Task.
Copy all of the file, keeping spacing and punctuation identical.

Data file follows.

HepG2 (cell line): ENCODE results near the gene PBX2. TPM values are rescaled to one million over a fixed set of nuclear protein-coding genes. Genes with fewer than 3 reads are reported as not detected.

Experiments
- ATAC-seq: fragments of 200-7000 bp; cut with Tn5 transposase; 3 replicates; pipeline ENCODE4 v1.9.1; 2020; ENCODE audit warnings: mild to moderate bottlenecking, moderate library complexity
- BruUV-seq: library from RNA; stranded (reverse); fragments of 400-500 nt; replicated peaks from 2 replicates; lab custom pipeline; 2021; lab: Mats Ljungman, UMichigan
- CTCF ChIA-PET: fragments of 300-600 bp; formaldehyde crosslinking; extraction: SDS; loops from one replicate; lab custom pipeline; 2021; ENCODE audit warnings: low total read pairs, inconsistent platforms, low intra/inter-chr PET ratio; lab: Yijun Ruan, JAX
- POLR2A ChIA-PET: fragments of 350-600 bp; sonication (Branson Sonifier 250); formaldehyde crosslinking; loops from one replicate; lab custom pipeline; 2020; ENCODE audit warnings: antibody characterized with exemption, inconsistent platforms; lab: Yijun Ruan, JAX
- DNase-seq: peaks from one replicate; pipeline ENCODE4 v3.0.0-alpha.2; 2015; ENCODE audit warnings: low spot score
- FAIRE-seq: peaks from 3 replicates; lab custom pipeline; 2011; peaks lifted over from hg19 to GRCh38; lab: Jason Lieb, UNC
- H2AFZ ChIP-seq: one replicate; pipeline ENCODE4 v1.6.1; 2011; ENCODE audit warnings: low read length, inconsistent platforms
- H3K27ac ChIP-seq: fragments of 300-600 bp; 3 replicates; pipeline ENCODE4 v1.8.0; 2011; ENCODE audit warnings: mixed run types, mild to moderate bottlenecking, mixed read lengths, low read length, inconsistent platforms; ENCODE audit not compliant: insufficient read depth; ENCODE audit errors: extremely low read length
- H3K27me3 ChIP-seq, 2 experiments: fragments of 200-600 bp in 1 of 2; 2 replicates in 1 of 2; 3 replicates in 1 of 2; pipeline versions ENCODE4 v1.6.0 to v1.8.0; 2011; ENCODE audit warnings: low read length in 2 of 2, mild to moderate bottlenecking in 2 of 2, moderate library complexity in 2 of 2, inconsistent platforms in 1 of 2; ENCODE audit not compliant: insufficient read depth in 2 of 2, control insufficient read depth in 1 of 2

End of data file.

HepG2 (cell line): ENCODE results near the gene PBX2. TPM values are rescaled to one million over a fixed set of nuclear protein-coding genes. Genes with fewer than 3 reads are reported as not detected.

Experiments
- ATAC-seq: fragments of 200-7000 bp; cut with Tn5 transposase; 3 replicates; pipeline ENCODE4 v1.9.1; 2020; ENCODE audit warnings: mild to moderate bottlenecking, moderate library complexity
- BruUV-seq: library from RNA; stranded (reverse); fragments of 400-500 nt; replicated peaks from 2 replicates; lab custom pipeline; 2021; lab: Mats Ljungman, UMichigan
- CTCF ChIA-PET: fragments of 300-600 bp; formaldehyde crosslinking; extraction: SDS; loops from one replicate; lab custom pipeline; 2021; ENCODE audit warnings: low total read pairs, inconsistent platforms, low intra/inter-chr PET ratio; lab: Yijun Ruan, JAX
- POLR2A ChIA-PET: fragments of 350-600 bp; sonication (Branson Sonifier 250); formaldehyde crosslinking; loops from one replicate; lab custom pipeline; 2020; ENCODE audit warnings: antibody characterized with exemption, inconsistent platforms; lab: Yijun Ruan, JAX
- DNase-seq: peaks from one replicate; pipeline ENCODE4 v3.0.0-alpha.2; 2015; ENCODE audit warnings: low spot score
- FAIRE-seq: peaks from 3 replicates; lab custom pipeline; 2011; peaks lifted over from hg19 to GRCh38; lab: Jason Lieb, UNC
- H2AFZ ChIP-seq: one replicate; pipeline ENCODE4 v1.6.1; 2011; ENCODE audit warnings: low read length, inconsistent platforms
- H3K27ac ChIP-seq: fragments of 300-600 bp; 3 replicates; pipeline ENCODE4 v1.8.0; 2011; ENCODE audit warnings: mixed run types, mild to moderate bottlenecking, mixed read lengths, low read length, inconsistent platforms; ENCODE audit not compliant: insufficient read depth; ENCODE audit errors: extremely low read length
- H3K27me3 ChIP-seq, 2 experiments: fragments of 200-600 bp in 1 of 2; 2 replicates in 1 of 2; 3 replicates in 1 of 2; pipeline versions ENCODE4 v1.6.0 to v1.8.0; 2011; ENCODE audit warnings: low read length in 2 of 2, mild to moderate bottlenecking in 2 of 2, moderate library complexity in 2 of 2, inconsistent platforms in 1 of 2; ENCODE audit not compliant: insufficient read depth in 2 of 2, control insufficient read depth in 1 of 2